Yet Saretsky is also sympathetic to the bind many developers find themselves in. Land in Vancouver is so expensive right now that building affordable housing isn’t economically feasible. In order to make a profit, he explained, developers “have to build a bunch of luxury units.” Which is why Saretsky doesn’t believe we can rely on the market alone to solve Vancouver’s housing crisis. Governments need to play a bigger role — not just in building more supply, but in regulating how it gets sold.
The NDP-Green government in Victoria now has the opportunity to do that. Both parties’ housing platforms include measures to boost the number of affordable units on the market while clamping down on speculation. The NDP has promised, among other policies, a two per cent “absentee speculator’s tax” on homes that are bought as investments but sit empty, while the Greens have proposed to double the foreign buyer’s tax and close several domestic tax loopholes. “I definitely think it will have an impact,” he said. “It remains to be seen if they go ahead and implement them.”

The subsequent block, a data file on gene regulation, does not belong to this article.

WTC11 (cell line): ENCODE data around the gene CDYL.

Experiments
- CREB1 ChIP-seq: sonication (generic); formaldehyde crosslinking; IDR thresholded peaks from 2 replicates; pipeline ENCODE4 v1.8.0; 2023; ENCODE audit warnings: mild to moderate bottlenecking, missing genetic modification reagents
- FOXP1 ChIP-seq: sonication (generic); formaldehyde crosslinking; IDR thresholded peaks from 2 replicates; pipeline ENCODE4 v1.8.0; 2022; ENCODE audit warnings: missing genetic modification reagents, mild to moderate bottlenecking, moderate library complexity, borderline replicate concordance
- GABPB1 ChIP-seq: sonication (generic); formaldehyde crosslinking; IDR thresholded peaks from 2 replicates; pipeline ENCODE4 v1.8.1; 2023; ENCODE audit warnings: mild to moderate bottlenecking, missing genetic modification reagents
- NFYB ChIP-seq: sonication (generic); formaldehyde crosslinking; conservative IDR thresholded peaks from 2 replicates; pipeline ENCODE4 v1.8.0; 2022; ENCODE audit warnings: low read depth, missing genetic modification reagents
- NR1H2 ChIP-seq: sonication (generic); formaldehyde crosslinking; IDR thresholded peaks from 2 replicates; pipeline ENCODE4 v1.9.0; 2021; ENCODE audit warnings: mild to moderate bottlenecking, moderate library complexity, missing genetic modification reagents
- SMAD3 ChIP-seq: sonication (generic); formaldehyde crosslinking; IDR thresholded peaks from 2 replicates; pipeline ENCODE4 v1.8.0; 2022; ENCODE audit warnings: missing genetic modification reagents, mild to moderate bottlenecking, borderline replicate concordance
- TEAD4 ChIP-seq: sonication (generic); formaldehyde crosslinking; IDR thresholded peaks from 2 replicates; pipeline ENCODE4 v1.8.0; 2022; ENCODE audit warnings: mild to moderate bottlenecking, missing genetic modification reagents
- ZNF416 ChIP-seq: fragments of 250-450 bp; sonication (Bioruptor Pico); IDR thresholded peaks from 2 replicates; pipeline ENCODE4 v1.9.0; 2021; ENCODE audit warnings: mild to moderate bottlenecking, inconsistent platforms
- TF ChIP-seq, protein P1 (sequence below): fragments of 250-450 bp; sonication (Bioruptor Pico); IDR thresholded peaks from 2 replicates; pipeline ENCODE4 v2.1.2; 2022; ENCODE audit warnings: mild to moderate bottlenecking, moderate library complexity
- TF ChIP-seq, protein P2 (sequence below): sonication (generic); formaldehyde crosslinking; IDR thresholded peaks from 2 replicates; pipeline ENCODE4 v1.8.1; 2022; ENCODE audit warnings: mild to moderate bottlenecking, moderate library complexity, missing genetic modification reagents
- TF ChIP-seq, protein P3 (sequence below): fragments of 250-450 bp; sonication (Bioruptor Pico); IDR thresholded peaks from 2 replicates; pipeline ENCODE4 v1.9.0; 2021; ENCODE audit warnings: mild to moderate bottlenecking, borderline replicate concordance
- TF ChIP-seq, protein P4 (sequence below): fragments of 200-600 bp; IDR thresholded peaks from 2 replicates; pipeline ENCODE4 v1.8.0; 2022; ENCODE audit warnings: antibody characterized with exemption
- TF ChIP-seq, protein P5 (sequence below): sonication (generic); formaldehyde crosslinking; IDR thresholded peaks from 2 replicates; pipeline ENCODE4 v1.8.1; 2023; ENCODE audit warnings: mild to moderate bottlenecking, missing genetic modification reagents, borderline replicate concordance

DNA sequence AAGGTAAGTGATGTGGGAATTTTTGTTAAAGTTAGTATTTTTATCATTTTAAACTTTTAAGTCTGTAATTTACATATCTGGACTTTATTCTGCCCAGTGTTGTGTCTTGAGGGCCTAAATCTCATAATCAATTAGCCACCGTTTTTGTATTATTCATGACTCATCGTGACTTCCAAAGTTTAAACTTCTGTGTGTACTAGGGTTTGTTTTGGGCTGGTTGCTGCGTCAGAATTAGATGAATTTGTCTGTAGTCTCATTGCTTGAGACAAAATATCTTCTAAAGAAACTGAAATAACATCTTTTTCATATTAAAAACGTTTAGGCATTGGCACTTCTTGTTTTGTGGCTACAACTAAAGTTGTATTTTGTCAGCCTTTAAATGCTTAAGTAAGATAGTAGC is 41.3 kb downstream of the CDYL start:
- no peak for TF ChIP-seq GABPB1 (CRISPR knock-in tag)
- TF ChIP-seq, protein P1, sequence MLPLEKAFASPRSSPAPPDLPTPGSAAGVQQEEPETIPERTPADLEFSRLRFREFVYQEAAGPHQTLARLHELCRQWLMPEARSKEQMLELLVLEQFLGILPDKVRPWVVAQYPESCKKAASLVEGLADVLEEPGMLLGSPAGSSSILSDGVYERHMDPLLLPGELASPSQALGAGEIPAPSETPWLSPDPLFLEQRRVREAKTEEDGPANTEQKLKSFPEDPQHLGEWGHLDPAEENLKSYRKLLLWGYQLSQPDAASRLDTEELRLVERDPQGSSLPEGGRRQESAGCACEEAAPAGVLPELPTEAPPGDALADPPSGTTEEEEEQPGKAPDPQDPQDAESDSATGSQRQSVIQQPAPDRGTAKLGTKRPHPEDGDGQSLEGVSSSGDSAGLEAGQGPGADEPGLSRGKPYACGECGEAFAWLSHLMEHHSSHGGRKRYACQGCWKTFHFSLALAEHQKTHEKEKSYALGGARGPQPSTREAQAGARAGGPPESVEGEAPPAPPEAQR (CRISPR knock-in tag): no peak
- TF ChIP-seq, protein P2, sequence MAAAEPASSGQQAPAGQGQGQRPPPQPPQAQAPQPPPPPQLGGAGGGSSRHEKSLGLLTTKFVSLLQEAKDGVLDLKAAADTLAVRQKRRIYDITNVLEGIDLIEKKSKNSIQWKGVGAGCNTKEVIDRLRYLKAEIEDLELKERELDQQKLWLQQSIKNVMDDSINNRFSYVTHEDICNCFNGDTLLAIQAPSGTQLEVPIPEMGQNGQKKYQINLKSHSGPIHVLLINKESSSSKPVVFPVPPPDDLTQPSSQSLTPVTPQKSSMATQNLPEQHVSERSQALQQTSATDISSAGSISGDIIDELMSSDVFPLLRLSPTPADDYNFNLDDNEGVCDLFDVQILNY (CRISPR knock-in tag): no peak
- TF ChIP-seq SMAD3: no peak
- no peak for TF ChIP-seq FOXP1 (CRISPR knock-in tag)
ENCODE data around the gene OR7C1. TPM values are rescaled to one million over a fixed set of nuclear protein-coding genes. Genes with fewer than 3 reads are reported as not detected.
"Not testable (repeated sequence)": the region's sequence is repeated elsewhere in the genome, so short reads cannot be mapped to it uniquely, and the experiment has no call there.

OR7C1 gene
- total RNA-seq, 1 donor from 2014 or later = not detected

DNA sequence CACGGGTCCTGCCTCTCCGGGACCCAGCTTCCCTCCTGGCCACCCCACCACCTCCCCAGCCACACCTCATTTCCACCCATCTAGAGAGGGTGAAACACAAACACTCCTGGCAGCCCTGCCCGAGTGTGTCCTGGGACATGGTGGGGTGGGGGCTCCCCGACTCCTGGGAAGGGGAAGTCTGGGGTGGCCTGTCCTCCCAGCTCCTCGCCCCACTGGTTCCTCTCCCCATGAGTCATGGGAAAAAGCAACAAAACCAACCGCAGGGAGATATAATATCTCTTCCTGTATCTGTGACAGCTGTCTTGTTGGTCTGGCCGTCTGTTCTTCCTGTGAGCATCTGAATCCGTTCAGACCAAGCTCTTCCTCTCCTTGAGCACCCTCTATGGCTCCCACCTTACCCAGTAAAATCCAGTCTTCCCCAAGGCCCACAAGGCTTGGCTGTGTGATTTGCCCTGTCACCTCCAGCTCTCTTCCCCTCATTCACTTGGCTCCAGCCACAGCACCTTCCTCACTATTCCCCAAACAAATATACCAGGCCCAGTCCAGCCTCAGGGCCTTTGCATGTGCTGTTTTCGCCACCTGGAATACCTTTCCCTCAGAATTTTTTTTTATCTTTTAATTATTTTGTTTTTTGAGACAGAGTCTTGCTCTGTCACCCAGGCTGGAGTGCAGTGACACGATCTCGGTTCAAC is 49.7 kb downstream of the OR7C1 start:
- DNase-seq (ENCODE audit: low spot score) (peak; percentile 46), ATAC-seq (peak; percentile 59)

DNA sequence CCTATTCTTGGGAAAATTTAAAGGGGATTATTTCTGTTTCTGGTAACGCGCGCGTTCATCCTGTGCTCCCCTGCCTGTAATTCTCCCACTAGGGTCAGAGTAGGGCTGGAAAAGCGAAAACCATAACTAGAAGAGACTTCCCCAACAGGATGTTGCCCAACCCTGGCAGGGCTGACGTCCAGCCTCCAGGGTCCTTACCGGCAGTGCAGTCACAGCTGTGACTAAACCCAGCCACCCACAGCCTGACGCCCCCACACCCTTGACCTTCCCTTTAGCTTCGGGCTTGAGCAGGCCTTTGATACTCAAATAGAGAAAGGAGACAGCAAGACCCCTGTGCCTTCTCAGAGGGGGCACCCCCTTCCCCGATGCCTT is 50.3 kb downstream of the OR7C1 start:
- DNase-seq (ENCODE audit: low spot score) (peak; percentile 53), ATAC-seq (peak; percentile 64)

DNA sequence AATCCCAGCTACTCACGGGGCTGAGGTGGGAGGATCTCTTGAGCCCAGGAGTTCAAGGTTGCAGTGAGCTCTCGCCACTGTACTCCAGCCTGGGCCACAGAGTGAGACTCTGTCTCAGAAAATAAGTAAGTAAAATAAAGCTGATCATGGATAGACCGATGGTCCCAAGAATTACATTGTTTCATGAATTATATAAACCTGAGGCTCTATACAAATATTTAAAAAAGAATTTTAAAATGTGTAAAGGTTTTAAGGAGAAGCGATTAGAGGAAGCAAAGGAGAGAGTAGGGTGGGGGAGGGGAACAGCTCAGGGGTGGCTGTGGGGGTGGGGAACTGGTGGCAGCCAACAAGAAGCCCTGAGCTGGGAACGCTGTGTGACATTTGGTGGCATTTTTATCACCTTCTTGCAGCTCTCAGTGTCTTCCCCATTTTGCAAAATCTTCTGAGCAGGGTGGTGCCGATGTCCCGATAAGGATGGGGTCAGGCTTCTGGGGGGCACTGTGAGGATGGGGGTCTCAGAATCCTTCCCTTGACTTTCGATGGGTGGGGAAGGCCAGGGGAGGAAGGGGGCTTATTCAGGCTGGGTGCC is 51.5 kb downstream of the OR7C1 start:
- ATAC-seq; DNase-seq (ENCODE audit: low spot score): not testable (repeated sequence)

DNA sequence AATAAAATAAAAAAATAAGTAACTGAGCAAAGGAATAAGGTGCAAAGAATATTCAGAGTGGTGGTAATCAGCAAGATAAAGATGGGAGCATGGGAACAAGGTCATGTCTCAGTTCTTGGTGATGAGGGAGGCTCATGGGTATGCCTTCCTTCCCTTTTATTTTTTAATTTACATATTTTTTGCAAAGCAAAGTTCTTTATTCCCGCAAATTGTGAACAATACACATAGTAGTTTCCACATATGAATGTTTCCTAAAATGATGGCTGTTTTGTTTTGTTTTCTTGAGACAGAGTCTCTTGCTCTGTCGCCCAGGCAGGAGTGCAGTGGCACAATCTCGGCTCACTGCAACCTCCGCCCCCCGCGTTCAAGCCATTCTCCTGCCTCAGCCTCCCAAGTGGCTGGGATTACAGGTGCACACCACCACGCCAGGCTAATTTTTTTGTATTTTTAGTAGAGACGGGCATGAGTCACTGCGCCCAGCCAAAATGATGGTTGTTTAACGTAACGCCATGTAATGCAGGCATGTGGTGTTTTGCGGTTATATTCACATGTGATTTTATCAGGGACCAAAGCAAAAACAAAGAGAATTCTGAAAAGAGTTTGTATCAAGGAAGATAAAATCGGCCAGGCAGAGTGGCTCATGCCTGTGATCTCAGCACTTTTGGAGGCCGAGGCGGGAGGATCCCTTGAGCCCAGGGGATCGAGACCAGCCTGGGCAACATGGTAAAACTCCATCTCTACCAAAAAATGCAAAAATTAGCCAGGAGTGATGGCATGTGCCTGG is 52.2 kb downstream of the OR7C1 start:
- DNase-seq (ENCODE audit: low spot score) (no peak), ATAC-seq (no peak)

In the meantime, developers are adamant that our housing crisis could be solved simply by building more condos. “In the City of Vancouver there are zero ready-built, ready-to-move-in townhomes available for sale, everything else has been sold,” the UDI’s McMullin recently argued.
Saretsky isn’t buying it. “When you’re pushing supply as the solution, and then you’re ultimately selling it overseas to foreign speculators, it’s really not helping locals,” he explained to Global News.
Saretsky knows he isn’t the only person in real estate who desires serious change. Some industry people worry about the type of city their children will grow up in. Or the economic fallout from a housing crash.
“A lot of realtors I’ve spoken with want some sanity to the market,” Saretsky explained. “They know it isn’t sustainable.”